Louis of Cyprus
Louis of Savoy was King of Cyprus, reigning together with and in the right of his wife, Charlotte of Cyprus. He was the second son and namesake of Louis, Duke of Savoy, his wife Anne of Lusignan, daughter of King Janus of Cyprus, he was born in Geneva. Louis was born, according to Samuel Guichenon, in June 1431, in Geneva, but the historian specifies in note that he was born in 1436; the birth in June 1436 is therefore that adopted by contemporary authors. Guichenon specifies that the prince is 8 years old when he married in 1444; some mention a period between 1436-1437 for this last year the Swiss historian Édouard Mallet. On 14 December 1444, at Stirling Castle, he was betrothed to Annabella, youngest daughter of King James I of Scotland and sister of King James II of Scotland; the marriage never took place and the betrothal was annulled in 1456. On 7 October 1458, Louis married Queen Charlotte of Cyprus, his cousin, became King of Cyprus as well as the titular King of Jerusalem and of the Armenian Kingdom of Cilicia for the brief period of her reign from 1458 to 1460, when they were deposed.
Louis died in April 1482, at the priory of Ripaille
John of Gaunt
John of Gaunt, Duke of Lancaster was an English prince, military leader, statesman. He was the third of the five sons of King Edward III of England. Due to his royal origin, advantageous marriages, some generous land grants, Gaunt was one of the richest men of his era, an influential figure during the reigns of both his father and his nephew, Richard II; as Duke of Lancaster, he is the founder of the royal House of Lancaster, whose members would ascend to the throne after his death. His birthplace, corrupted into English as Gaunt, was the origin for his name; when he became unpopular in life, scurrilous rumours and lampoons circulated that he was the son of a Ghent butcher because Edward III was not present at the birth. This story always drove him to fury. John's early career was spent in Spain fighting at the Hundred Years' War, he made an abortive attempt to enforce a claim to the Crown of Castile that came through his second wife, for a time styled himself as King of Castile. As Edward the Black Prince, Gaunt's elder brother and heir to the ageing Edward III, became incapacitated due to poor health, Gaunt assumed control of many government functions, rose to become one of the most powerful political figures in England.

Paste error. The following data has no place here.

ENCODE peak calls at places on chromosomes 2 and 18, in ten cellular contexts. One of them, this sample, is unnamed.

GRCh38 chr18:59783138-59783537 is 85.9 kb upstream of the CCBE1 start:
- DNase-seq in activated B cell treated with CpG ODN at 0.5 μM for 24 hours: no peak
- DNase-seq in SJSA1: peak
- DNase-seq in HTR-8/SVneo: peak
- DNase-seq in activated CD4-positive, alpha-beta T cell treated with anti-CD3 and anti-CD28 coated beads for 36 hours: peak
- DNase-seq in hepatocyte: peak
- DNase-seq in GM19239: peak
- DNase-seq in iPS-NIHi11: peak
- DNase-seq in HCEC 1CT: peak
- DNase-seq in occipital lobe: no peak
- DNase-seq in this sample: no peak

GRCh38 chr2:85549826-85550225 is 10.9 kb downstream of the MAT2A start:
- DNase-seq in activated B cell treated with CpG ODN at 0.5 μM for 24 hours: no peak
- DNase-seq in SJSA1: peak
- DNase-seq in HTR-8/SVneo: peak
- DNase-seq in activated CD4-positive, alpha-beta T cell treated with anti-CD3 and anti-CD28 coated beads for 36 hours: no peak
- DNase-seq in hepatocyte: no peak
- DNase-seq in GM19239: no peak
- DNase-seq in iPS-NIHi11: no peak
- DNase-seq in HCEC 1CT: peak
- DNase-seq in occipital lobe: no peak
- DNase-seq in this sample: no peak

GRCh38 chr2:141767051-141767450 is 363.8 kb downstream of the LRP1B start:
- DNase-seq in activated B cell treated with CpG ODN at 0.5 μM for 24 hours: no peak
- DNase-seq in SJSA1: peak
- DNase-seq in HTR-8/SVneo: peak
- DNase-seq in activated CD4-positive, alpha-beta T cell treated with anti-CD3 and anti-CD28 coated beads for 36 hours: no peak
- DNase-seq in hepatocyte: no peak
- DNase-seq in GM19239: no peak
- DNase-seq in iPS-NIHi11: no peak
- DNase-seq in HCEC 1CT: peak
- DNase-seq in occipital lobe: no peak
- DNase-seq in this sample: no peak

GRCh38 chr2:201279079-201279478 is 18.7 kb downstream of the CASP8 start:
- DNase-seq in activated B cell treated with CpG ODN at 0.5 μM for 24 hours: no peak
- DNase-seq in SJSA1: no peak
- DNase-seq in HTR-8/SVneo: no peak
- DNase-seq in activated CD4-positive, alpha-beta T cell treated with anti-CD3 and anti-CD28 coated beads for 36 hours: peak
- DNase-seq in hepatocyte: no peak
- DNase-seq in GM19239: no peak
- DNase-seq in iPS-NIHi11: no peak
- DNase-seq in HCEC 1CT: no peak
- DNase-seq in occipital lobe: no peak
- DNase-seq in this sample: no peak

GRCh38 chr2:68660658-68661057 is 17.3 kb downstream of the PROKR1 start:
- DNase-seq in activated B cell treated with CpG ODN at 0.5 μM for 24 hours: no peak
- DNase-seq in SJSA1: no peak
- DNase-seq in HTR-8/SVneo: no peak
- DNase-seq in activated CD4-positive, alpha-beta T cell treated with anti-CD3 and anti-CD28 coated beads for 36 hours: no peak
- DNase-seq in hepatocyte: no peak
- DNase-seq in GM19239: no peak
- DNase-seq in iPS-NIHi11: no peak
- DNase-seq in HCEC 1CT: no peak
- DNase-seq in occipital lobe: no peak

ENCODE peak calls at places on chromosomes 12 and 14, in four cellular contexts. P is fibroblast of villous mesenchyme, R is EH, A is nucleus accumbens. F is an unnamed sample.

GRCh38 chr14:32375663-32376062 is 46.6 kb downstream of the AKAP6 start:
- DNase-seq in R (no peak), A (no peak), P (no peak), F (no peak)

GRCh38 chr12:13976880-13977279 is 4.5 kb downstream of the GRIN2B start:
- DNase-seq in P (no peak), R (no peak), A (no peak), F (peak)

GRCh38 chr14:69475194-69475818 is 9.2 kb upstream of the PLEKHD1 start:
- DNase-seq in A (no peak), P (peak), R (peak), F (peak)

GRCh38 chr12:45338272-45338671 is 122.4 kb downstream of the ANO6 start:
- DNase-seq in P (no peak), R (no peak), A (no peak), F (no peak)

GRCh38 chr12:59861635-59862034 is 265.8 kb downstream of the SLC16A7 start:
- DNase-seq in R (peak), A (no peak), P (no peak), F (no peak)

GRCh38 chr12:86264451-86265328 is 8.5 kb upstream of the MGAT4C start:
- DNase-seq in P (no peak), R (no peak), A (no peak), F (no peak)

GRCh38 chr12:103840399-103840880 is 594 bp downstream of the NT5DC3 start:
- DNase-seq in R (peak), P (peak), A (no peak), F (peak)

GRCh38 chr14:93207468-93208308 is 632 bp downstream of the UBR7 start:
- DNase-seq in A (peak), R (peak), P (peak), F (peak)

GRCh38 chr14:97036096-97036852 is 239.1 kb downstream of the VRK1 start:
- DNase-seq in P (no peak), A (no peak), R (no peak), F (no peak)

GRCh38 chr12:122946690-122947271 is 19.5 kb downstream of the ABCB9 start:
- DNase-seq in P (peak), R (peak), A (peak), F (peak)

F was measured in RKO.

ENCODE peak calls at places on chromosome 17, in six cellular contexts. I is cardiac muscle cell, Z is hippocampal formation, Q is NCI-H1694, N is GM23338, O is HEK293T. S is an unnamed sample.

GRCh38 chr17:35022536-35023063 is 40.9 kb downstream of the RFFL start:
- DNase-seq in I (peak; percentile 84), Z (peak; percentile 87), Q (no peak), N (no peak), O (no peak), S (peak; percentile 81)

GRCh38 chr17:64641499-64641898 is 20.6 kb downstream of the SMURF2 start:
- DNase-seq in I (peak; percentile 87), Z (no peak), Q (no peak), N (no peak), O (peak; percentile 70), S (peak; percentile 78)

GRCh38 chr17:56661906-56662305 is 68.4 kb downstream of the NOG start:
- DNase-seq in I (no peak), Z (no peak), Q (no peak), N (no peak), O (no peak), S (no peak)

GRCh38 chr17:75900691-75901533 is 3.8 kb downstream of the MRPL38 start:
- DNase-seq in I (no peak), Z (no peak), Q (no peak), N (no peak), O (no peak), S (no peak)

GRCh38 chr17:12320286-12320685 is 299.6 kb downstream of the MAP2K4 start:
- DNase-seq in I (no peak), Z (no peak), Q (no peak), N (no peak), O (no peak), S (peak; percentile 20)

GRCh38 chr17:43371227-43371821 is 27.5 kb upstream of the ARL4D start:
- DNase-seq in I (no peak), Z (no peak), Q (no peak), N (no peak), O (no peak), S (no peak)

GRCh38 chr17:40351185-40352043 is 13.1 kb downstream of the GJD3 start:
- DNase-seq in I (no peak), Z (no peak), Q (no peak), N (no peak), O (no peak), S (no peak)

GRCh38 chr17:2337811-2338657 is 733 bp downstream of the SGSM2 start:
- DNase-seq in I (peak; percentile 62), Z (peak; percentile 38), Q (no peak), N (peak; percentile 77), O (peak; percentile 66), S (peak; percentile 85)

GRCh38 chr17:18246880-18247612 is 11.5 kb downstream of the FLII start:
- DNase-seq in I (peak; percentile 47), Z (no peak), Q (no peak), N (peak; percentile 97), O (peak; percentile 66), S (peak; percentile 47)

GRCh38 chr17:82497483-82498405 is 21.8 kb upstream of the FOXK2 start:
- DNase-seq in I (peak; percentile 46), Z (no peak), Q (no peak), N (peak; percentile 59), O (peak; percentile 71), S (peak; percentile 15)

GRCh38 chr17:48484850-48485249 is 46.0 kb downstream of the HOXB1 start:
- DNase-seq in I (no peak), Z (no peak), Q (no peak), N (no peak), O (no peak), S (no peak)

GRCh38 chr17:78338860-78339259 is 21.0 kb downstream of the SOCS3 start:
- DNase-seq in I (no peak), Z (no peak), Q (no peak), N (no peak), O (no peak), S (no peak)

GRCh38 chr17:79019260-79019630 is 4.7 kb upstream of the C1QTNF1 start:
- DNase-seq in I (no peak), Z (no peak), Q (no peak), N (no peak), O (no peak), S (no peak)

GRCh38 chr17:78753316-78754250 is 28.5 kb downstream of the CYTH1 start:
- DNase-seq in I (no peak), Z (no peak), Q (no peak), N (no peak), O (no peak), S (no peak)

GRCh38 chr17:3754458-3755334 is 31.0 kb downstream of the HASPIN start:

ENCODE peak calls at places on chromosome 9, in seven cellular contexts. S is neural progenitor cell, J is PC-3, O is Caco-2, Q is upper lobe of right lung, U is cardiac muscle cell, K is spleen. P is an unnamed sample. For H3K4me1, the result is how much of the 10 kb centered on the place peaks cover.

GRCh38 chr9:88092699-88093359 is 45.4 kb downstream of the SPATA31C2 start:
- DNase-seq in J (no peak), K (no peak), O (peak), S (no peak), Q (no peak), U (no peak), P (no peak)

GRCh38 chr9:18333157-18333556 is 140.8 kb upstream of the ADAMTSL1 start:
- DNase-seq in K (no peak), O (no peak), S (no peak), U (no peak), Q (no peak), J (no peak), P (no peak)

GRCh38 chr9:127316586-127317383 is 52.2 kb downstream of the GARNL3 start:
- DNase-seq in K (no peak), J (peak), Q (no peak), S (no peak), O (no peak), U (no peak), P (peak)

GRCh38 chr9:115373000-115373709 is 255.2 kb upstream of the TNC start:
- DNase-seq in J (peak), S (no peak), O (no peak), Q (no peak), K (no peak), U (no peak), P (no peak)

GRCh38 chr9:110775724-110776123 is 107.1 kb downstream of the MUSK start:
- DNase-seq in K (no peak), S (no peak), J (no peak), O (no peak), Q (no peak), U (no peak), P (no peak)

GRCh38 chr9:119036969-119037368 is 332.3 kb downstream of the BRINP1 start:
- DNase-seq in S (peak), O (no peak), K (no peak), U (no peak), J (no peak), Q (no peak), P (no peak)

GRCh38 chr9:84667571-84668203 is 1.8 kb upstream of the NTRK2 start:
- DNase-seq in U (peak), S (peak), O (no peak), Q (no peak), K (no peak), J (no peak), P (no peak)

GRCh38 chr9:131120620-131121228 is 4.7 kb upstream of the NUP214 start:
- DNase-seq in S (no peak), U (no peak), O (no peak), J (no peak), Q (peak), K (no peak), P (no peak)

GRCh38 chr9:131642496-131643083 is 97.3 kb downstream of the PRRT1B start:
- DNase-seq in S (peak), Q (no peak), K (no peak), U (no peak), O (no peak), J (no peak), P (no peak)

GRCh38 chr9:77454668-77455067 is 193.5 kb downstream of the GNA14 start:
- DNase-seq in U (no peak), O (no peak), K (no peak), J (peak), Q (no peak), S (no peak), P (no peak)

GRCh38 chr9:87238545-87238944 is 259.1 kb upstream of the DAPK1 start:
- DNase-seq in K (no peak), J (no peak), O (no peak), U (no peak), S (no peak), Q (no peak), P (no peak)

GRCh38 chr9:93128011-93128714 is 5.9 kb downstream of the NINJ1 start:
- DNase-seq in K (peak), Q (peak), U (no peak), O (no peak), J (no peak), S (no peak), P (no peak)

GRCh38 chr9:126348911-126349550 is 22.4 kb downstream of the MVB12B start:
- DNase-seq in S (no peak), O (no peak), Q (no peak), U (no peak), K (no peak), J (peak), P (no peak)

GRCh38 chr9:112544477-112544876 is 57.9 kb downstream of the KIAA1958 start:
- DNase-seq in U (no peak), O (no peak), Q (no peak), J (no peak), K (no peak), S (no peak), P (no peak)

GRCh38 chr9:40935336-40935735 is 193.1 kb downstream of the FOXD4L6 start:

He was faced with military difficulties abroad and political divisions at home, disagreements as to how to deal with these crises led to tensions between Gaunt, the English Parliament, the ruling class, making him an unpopular figure for a time. John exercised great influence over the English throne during the minority of King Richard II, the ensuing periods of political strife, he mediated between the king and a group of rebellious nobles, which included Gaunt's own son and heir, Henry Bolingbroke. Following Gaunt's death in 1399, his estates and titles were declared forfeit to the Crown, his son, now disinherited, was branded a traitor and exiled. Henry Bolingbroke returned from exile shortly after to reclaim his inheritance, deposed Richard, he reigned as King Henry IV of England, the first of the descendants of John of Gaunt to hold the English throne. The House of Lancaster would rule England from 1399 until the time of the Wars of the Roses, when the English crown was disputed with the House of York.